Linux Performance Tweaks

Not too long ago my boss and myself came up with a wise idea to make a list of all the linux tweaks usually done to improve the performance of a linux system. The idea has been taken to a higher level and each and every silly possible change that could improve the performance of the system has been added. Of course the actual list would be never ending, but these are a few that I could think of. Do mail me if you think of more that can be added.

The first thing to look at a brand new machine is its BIOS. There is a lot of junk in there that you may never require. For example, if the machine is going to be used as a file server the on-board sound card is never going to be used, or if the machine is never to be connected to a lan why leave the on-board lan card enabled. If the system is going to be run in text mode only the shared graphics memory required should not be more than 2MB. All these changes should be done according to requirement.

During installation do try your best to avoid software raid and lvm unless absolutely required. These are two lovely features but both of ’em degrade performance considerably. The next most important thing is to use a kernel that’s suitable to your processor architecture. For example, if you have a 686 processor use a i686 kernel, if you have a 586 processor use a i586 kernel and if you have multiple processors/cores use the smp kernel. These are the 3 most common kernels provided with any modern distribution.

Most of us know that ext2/ext3 is the filesystem that has to be used during installation. No doubt that the ext2/ext3 file system is very reliable but if you are seriously looking forward towards a faster and much more responsive system ext2/ext3 is a bad option. Xfs is by far the fastest filesystem, and if you are dealing with many small files reiserfs is the best. If you have a directory with many different types of files, try to break it up. it definitely will improve performance. Oh, and do use a lighter file manager. Something like Thunar is great.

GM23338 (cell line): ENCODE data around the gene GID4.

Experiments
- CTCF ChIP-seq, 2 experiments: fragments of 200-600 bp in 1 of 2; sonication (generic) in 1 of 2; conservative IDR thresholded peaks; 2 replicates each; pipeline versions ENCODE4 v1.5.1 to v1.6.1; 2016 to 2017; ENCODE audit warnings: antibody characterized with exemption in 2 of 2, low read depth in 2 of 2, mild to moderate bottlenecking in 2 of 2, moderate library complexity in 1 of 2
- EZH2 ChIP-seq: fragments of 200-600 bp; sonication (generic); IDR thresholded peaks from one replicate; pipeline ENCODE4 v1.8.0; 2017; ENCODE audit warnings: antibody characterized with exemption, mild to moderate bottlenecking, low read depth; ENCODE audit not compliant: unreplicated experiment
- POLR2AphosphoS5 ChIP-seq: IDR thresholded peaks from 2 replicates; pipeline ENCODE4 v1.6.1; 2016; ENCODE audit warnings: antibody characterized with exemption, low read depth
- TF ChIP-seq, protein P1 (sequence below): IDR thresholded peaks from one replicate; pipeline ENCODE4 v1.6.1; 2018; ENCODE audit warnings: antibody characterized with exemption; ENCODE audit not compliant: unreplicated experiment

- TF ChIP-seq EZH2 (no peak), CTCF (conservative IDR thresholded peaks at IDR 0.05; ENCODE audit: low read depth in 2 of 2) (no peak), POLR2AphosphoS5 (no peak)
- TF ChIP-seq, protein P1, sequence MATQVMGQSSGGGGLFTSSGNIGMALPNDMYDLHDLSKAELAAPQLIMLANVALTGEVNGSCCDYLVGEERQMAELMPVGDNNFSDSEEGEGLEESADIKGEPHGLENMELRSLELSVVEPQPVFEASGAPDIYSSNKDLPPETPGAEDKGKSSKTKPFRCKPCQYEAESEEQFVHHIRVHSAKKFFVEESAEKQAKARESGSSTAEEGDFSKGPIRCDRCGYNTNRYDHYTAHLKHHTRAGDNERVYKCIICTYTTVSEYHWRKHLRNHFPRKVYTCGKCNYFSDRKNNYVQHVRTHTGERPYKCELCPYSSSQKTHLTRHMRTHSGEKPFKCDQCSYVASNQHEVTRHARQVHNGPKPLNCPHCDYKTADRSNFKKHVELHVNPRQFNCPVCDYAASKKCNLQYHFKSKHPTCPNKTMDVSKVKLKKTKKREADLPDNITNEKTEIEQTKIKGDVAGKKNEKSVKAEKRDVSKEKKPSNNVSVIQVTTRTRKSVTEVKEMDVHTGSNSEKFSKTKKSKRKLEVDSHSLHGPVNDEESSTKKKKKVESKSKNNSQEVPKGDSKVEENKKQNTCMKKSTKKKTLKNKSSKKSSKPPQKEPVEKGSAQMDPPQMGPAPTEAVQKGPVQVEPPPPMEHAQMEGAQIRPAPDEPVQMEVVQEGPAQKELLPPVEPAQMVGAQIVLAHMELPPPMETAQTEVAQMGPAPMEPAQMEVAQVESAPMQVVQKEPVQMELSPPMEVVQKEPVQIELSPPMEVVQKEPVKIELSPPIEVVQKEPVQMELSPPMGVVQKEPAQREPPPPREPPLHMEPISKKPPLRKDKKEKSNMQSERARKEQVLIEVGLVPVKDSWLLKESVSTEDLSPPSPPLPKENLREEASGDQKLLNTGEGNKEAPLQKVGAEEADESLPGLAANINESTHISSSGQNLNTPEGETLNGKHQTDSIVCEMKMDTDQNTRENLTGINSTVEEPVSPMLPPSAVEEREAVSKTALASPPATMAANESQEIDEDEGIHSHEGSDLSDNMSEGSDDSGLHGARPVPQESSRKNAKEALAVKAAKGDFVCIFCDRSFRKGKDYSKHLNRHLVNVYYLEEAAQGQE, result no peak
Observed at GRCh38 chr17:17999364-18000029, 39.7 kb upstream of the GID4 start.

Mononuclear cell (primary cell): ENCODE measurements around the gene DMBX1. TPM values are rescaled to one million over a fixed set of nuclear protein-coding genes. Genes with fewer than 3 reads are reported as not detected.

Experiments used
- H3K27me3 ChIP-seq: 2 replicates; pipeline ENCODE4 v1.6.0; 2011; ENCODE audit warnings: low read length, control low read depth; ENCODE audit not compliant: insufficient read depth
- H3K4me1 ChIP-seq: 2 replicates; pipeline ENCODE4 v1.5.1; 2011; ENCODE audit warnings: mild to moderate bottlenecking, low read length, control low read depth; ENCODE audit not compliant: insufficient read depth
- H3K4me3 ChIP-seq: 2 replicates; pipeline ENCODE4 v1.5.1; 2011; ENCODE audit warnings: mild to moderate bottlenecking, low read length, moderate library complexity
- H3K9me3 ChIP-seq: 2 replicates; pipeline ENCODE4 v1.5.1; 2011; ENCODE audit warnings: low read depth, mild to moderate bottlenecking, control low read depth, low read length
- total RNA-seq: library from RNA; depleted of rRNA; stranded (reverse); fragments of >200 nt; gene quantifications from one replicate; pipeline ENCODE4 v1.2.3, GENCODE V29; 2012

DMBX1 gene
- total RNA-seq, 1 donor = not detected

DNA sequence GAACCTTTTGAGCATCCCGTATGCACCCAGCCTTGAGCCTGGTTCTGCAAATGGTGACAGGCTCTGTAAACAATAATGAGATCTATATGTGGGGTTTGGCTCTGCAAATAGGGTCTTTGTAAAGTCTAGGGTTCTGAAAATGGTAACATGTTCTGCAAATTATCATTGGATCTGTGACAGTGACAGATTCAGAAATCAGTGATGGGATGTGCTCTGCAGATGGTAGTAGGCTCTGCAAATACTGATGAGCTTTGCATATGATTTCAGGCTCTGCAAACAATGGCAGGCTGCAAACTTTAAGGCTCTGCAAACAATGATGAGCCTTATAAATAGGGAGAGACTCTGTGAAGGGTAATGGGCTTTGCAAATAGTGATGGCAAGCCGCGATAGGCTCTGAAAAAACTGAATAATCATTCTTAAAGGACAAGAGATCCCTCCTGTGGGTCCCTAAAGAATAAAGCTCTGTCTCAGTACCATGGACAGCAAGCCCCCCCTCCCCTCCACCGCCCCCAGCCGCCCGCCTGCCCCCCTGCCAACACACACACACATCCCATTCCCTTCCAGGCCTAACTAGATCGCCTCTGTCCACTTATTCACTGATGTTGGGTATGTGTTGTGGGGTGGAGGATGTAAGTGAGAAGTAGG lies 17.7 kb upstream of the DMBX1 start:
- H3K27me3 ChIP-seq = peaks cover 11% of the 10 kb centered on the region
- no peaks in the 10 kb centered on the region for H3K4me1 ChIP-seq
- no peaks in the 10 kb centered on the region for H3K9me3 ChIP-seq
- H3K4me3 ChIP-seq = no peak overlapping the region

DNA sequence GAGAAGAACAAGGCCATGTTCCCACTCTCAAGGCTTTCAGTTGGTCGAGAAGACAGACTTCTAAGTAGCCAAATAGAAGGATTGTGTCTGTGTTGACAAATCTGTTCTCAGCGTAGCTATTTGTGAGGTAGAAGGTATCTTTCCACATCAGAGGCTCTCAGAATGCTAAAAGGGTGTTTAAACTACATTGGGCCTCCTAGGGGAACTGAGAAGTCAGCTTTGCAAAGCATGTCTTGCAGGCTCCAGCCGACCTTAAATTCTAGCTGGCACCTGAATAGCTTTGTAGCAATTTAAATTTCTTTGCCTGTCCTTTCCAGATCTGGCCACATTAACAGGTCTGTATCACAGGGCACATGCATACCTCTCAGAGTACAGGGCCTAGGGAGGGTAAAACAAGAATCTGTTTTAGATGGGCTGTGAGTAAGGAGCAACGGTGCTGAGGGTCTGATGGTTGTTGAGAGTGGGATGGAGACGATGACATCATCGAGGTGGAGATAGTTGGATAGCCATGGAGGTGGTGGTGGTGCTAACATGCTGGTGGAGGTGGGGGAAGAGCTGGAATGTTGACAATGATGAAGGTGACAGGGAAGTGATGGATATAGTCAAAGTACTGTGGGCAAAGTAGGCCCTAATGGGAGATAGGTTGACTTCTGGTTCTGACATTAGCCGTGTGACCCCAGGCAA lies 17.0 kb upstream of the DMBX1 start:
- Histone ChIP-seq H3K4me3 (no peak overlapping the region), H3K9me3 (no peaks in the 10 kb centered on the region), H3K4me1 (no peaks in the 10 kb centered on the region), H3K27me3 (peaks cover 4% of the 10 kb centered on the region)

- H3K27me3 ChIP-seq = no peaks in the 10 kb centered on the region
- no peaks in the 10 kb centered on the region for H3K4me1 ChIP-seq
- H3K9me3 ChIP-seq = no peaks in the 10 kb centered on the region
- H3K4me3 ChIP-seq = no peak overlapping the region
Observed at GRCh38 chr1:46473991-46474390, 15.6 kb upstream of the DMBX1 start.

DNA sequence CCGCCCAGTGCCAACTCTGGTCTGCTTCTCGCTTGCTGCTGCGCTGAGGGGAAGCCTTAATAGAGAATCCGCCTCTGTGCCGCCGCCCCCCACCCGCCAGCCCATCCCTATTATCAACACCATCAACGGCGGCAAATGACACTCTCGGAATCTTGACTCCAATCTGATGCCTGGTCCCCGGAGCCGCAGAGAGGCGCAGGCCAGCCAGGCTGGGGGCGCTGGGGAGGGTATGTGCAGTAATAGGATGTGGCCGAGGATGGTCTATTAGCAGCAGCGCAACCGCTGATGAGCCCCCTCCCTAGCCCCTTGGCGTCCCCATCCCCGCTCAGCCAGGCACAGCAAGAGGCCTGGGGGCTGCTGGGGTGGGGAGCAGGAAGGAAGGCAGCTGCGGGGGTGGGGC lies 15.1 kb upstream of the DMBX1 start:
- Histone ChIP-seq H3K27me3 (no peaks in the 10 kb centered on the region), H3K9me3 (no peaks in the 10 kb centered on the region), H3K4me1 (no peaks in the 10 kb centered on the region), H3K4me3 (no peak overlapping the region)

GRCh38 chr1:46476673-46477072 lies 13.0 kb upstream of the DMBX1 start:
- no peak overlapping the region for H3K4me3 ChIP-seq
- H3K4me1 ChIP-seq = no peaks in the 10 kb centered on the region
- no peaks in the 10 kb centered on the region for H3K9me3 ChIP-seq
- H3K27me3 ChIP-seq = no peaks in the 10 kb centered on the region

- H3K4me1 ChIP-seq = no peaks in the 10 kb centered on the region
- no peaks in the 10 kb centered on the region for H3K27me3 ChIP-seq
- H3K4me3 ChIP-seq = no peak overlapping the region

The next thing of course is to disable the services you never use frequently. Services like ‘timidity’ and ‘apache’ may very rarely be used by you. Well you can always start them when required. Running services when not required is such a waste of resources. Imagine running a service such as ‘postgresql’ when all that you are doing with you system is browsing the Internet.

‘Prelink” drastically speeds up application start-up times. There are a lot of benchmarks done with and without prelink just to prove its superiority. In most modern distributions prelink is very stable and reliable.

Avoid using stuff like Kat, Beagle, Evolution etc. etc. At times these apps make the system so unusable. There are much more lighter apps to get your work done. Take for instance, to do a quick word processing job why use ‘OpenOffice Writer’ when Abiword (which is much more lighter) can do the job just fine.

Use a light window manager. My best suggestion WindowMaker. Fluxbox also does a fine job. Well it will take you some time to get used to it. Hey but life is all about changes. I mean, when i started using computers i never knew what linux was. You just adapt to whatever suits you.
Well, i know that the above suggestion is not a easy one, but if you are using something like Gnome or KDE avoid using many taskbar applets. Those are real resource hungry. Also wallpapers, icons and files/folders on the desktop consume resources. In linux you have a central storage for each user, so use it for all your files. It keeps your system a lot cleaner, your desktop clear, and you can keep things more organized (atleast i can).